In the following description, numerous specific details are set forth to provide a thorough understanding of the invention. However, it will be understood by one of ordinary skill in the art that the invention may be practiced without these specific details.

In other instances, well known structures and techniques have not been shown in detail to avoid obscuring the invention.

Figure 1 illustrates, in part, the conventional fragrance triangle 100 partitioned into three areas as discussed above and partitioned diagonally as discussed below.

In accordance with the teachings of the present invention, diagonal line 140 is added to the conventional fragrance triangle. Diagonal line 140 partitions triangle 100 to provide a boundary between the first fragrance 150 and the second fragrance 160. The first fragrance 150 comprises at least one top note 110, at least one middle note 120, and at least one base note 130. In a presently preferred embodiment, the first fragrance 150 is dominated by the base and middle notes (i.e., it comprises no more than 30% (by volume) top note. The second fragrance 160 is also comprised of at least one top note 110, at least one middle note 120, and at least one base note 130. The second fragrance 160 is dominated by the more volatile top note 110 and the middle note 120 (i.e., it comprises 30% (by volume) or more of top note). The second fragrance 160 is also comprised of at least one top note 110, at least one middle note 120, and at least one base note 130. The second fragrance 160 is dominated by the more volatile top note 110 and the middle note 120.

Based on the teaching of the present invention, it will be readily apparent to those of skill in the art that the fragrance triangle illustrated in Figure 1 can be diagonally partitioned using multiple diagonal links 140, thereby producing a plurality of fragrances, each fragrance having a base note, middle note, and top note, and any number of which can be combined to produce a customized fragrance.

The first fragrance 150 (also denoted herein by the term "hearts") and the second fragrance 160 (also denoted herein by the term "souls") can be combined in any ratio. In a preferred embodiment, the ratio of the first fragrance to second fragrance (i.e., hearts:souls) ranges from 90:10 (by volume), more preferably 80:20 (by volume), more preferably 70:30 (by volume), more preferably 60:40 (by volume) and given more preferably 50:50 (by volume). One advantage of the present invention enabled by the novel fragrance triangle partitioning described above is that both the hearts 150 and the souls 160 represent independently viable fragrances. Because each of the hearts 150 and souls 160 have top, middle, and base notes, each of the hearts 150 and souls 160 can themselves be viable fragrances on their own. Thus, it can be determined through field trials whether individual hearts 150 and souls 160 are appealing fragrances. Using field trials, or other means, a subset of appealing hearts 150 and souls 160 can be identified. Once this set of appealing hearts 150 and souls 160 is identified, these hearts 150 and souls 160 can be used as the set of fragrance combinations from which a consumer may select a particular heart 150 to be combined with a particular soul 160. Because it will already have been determined that individual hearts 150 and souls 160 are independently appealing fragrances, there is a high probability that the combination of a particular heart 150 and a particular soul 160 will also be an appealing combination. The process used in the present invention for enabling a consumer to select a particular heart 150 and a particular soul 160 for combination into a combined customized fragrance is described below.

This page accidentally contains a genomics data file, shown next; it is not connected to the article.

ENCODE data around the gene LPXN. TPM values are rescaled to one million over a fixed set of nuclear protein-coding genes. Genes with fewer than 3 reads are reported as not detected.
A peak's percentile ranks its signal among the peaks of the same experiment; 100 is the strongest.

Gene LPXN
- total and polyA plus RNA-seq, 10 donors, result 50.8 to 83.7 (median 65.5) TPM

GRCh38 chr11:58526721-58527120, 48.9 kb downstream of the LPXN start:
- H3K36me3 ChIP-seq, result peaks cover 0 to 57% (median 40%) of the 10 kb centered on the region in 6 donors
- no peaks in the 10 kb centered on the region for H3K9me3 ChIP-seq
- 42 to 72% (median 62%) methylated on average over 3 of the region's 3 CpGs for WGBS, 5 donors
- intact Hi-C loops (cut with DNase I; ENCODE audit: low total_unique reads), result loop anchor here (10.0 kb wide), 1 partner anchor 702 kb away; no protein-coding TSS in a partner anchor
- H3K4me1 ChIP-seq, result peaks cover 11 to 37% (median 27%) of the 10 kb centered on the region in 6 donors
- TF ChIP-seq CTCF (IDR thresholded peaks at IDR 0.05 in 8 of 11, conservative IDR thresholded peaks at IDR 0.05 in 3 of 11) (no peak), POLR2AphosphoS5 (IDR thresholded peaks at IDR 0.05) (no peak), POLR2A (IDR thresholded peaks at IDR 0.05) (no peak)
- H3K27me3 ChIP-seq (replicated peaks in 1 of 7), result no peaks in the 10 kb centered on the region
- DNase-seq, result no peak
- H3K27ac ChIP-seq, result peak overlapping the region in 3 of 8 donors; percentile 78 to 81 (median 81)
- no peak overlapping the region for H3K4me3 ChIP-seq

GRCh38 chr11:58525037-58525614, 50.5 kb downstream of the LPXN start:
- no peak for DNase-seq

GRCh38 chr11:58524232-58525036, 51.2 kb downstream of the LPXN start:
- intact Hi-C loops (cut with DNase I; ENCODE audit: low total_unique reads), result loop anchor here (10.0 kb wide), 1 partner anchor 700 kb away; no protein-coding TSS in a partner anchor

In order to select the fragrance 150 and the second fragrance 160, an individual, such as a consumer, must respond to a series of questions to determine the consumer's particular tastes. To select a particular first fragrance 150, the individual is required in one embodiment, to respond to four questions. The first question relates to the time of day that the individual expects to be using the fragrance and the effect that fragrance has during the day when it may be at a higher temperature compared to its effect if the individual was wearing the perfume in the evening. The second question relates to the occasion at which the individual intends to wear the fragrance. For example, the individual may be seeking a fragrance that is acceptable in a casual setting as opposed to a very special or more formal setting. The third question relates to the mood that the individual seeks to evoke from others. For example, the mood that the individual may seek to set is a confident mood, a seductive mood, a feminine mood, a calm mood, or an energized mood. The fourth question relates to whether the individual is seeking to provide a traditional or trendy smell. It will be apparent to those of ordinary skill in the art that other queries for determining an individual's tastes or performances may also be employed. Such inquiries may relate to demographics, geographies and/or psychographics and include, for example, past consumer behavior and selections, age, ethnicity, skin-type (oily or dry), location, etc. The computer, evaluator and/or manufacturer will match these responses to determine the selected first fragrance 150. For example, if a woman is seeking to wear the fragrance during the daytime, and she desires to have a trendy effect with an energized mood on a casual occasion, a Marine fragrance would be selected as the first fragrance 150. In yet another example, if the woman is to wear the perfume in the evening and desires a seductive mood for a special occasion and she also desires to be trendy, a Gourmand fragrance would be selected as the first fragrance 150.